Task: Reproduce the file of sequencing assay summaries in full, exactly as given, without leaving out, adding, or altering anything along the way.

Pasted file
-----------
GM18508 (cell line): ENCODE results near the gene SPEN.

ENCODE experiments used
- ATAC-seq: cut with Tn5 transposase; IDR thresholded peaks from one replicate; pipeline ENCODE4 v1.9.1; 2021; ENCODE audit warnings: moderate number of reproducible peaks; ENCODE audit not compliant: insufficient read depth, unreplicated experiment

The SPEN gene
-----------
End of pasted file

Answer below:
GM18508 (cell line): ENCODE results near the gene SPEN.

ENCODE experiments used
- ATAC-seq: cut with Tn5 transposase; IDR thresholded peaks from one replicate; pipeline ENCODE4 v1.9.1; 2021; ENCODE audit warnings: moderate number of reproducible peaks; ENCODE audit not compliant: insufficient read depth, unreplicated experiment

The SPEN gene